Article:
The cash crazy serial killer who preyed upon elderly women
Before selling her panties to murderabilia websites, Dana Sue Gray made her money by murdering old ladies and stealing their credit cards.
By all accounts, Gray also had a normal upbringing. Despite her mother’s death from cancer at an early age, Gray was athletic and popular in school, and succeeded in achieving her ambition of becoming a nurse in five years.
While on the job, she met husband William Gray, and the couple were married in 1990. They made good money (William was a machine operator), but spent it as fast it came in. Soon they were bankrupt, and filed for divorce.
By 1994, Gray was left with a 5-year-old son and lingering expensive tastes. She turned to murder, and later told detectives, “I got desperate to buy things. Shopping puts me at rest.”
Four women were attacked. One, Dorinda Hawkins, survived, and gave police a description of her attacker. The stolen credit cards in Gray’s possession also left a trail.
Police arrested Gray at her home. She at first denied she had the cards, but later recanted her story, saying she only robbed the women. That story changed yet again after she entered a plea of insanity, which would have meant the possibility of a death sentence. She finally plead guilty to the murders and is now serving a life sentence at the California Women’s Prison in Chowchilla.
The Creole socialite who tortured and murdered her slaves
Meet Marie Delphine Lalaurie. This 19th century murderess has been brought back into the current cultural consciousness by the FX TV series American Horror Story, with actress Kathy Bates playing the wealthy Creole socialite.
Lalaurie is believed to be America’s first female serial killer and is known for the torture and murder of slaves. Her cruelty was widely known, even for the era in which she lived.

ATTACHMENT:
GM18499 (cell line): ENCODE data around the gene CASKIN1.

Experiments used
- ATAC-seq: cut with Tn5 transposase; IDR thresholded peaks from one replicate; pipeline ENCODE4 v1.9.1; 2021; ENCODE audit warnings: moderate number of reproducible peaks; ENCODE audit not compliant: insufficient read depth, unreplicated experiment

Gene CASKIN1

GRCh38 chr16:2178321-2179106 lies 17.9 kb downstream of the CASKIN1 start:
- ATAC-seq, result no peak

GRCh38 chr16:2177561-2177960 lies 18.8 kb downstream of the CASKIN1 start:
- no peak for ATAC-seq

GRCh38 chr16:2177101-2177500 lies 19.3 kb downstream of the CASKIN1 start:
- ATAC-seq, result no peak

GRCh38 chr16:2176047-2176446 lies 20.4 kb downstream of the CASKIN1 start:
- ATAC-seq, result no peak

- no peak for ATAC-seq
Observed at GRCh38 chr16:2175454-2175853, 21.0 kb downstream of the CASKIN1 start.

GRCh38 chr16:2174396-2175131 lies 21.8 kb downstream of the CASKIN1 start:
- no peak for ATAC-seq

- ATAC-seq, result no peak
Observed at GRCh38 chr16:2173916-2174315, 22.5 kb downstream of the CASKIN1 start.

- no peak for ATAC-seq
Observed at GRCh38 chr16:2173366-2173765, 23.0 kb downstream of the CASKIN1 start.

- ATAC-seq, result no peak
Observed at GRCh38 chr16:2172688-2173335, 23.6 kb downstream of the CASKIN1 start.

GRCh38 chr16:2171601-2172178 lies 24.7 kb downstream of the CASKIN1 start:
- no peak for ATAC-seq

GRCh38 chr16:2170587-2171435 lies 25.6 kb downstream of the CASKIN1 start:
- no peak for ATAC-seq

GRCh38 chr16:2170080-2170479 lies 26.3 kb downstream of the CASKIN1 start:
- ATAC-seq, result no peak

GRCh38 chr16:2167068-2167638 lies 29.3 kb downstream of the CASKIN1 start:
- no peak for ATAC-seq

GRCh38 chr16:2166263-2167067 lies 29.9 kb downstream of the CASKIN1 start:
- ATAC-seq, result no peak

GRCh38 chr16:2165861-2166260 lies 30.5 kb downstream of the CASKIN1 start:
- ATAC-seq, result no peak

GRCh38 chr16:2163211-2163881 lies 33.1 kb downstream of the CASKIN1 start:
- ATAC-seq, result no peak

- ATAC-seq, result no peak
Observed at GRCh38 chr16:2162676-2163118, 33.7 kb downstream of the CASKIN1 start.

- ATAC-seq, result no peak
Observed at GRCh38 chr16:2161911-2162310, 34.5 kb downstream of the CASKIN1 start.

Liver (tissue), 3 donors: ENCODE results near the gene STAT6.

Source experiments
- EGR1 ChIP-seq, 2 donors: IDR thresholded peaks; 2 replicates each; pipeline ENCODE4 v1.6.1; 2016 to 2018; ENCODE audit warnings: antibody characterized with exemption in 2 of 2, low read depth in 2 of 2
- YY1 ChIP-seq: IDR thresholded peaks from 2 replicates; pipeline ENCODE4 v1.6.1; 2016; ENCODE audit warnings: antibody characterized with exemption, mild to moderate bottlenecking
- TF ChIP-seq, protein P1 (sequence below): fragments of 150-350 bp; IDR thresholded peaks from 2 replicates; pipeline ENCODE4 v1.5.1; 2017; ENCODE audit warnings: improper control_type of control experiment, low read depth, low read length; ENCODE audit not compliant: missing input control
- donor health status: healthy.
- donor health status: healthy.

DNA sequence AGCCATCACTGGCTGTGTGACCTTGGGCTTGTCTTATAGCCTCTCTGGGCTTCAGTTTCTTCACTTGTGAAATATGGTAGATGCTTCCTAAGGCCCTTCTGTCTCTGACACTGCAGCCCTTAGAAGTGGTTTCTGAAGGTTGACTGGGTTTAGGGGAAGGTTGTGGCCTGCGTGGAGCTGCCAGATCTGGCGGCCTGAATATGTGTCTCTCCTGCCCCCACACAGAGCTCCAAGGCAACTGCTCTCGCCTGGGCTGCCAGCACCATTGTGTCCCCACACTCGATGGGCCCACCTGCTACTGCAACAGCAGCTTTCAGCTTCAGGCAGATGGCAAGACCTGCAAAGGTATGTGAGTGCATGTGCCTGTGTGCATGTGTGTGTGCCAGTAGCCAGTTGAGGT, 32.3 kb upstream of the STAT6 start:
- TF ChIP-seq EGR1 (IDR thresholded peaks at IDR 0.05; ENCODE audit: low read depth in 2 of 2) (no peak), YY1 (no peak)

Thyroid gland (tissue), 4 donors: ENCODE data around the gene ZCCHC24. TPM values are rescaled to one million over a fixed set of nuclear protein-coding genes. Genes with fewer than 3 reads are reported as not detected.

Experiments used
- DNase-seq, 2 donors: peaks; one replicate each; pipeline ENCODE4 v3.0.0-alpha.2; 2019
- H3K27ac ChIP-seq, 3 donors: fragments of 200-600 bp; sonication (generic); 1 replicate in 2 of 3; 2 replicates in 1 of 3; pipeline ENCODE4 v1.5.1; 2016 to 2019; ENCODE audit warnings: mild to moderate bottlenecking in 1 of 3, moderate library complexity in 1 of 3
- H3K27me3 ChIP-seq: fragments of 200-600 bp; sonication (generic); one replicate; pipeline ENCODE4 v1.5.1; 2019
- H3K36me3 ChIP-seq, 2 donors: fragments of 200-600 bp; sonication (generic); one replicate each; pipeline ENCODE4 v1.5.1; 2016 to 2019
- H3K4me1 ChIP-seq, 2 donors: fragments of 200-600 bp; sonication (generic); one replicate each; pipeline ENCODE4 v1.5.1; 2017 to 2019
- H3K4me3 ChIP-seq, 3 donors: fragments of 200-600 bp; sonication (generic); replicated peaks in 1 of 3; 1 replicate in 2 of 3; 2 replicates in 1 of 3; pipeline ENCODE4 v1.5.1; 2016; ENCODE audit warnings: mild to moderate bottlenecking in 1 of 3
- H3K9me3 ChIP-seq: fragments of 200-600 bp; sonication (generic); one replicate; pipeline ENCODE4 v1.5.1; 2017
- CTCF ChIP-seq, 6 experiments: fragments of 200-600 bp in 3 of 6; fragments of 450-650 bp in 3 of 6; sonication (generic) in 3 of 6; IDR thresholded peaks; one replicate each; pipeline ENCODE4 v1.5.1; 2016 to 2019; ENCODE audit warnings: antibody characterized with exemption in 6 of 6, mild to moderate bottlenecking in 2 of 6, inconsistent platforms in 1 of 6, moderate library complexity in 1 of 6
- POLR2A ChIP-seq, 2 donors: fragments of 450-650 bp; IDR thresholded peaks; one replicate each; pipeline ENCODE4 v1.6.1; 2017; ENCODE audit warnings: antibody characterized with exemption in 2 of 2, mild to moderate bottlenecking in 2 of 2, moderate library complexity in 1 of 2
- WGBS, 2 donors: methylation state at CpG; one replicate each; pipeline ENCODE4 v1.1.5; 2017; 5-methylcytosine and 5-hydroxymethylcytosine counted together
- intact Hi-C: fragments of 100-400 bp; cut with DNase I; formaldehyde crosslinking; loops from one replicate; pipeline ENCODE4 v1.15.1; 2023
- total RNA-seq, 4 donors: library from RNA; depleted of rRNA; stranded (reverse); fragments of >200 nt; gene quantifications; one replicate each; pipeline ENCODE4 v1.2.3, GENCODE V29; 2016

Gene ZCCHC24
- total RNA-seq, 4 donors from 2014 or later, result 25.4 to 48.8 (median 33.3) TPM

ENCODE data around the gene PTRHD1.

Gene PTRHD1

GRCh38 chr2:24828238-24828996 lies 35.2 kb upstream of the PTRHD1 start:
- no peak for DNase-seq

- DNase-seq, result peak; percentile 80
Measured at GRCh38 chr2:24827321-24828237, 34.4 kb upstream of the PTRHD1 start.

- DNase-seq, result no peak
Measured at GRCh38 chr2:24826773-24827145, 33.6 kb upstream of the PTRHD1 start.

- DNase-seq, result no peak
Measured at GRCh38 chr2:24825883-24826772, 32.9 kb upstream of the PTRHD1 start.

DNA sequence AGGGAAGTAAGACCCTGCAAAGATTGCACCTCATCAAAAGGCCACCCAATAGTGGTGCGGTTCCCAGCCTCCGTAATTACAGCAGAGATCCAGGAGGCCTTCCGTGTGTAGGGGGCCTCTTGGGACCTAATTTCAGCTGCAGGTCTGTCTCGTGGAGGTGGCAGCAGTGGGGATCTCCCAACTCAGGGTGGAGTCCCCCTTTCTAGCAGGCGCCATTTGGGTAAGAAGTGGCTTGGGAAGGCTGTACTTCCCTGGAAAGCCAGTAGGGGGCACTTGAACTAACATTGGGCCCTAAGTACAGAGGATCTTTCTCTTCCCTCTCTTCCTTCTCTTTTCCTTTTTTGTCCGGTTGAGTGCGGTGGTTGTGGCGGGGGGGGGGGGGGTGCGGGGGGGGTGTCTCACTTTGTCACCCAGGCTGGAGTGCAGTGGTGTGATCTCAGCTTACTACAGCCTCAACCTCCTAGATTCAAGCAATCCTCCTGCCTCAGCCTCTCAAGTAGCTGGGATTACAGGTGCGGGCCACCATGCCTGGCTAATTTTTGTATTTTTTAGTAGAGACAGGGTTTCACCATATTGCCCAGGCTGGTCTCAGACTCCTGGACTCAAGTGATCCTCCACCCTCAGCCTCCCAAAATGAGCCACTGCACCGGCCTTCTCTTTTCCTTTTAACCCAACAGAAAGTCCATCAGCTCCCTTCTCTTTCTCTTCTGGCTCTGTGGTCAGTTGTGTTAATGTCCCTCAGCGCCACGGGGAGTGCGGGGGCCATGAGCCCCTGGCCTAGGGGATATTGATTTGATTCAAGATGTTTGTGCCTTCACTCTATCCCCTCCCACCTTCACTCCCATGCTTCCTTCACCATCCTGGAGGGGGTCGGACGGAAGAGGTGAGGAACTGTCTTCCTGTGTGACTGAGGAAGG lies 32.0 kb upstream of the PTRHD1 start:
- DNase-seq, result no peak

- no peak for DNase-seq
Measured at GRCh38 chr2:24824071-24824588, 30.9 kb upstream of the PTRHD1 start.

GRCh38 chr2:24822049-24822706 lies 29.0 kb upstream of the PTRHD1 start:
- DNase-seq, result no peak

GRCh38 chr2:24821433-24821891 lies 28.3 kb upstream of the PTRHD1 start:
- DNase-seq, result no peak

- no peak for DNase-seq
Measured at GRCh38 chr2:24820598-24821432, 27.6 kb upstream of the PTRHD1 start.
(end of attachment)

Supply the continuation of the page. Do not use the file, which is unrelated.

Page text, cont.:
In 1833, it was rumored a neighbor saw a 12-year-old slave fall to her death from the roof of the LaLaurie mansion while trying to avoid punishment from the whip-wielding lady of the house. The household was fined $300 dollars for the incident and ordered to give up their slaves. LaLaurie paid off a relative to buy them back and return them to the residence.
A year a later, a fire broke out at the mansion. When rescuers got there, they were met by a 70-year-old cook chained to the stove, who later confessed she had set the fire to commit suicide. She said her fear of being punished and sent to the uppermost rooms in the mansion drove her to the act, as those that were taken there never came back.
As rescuers made their way through the mansion, they discovered “seven slaves, more or less horribly mutilated … suspended by the neck, with their limbs apparently stretched and torn from one extremity to the other.” Many were emaciated and tied with spiked iron collars. As many as 100 people were rumored to have suffered and died at the hands of the Lalauries.
When word got around, an angry mob descended upon the mansion, and systematically destroyed most of it. Lalaurie and her husband escaped, and were rumored to have taken up residence in Paris. It is believed Madame Lalaurie died there in 1842.
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The Dutch woman who poisoned 100 people for money
Maria Catherina Swanenburg has a higher body count than most of the ladies on this list. This Dutch serial killer murdered at least 27 people, but her tally could be as high as 90. Her motive? Money, in the form of insurance payouts or inheritances.
Outwardly, Swanenburg was well liked. She was affectionately nicknamed “Goeie Mie” ( Dutch for “Good Me”), which she got for taking care of children and the sickly in the poor neighborhood of Leiden in which she lived. However, it’s been established that she poisoned 102 people – 16 were relatives, including her mother and father –between 1880 and 1883. Of the survivors, 45 sustained life long health problems from the poison.
The jig was up finally for Swanenburg after she was caught attempting to poison the Frankhuizen family in December 1883. She was tried and convicted of her last three murders in 1885. After receiving a life sentence, she died in prison in 1915.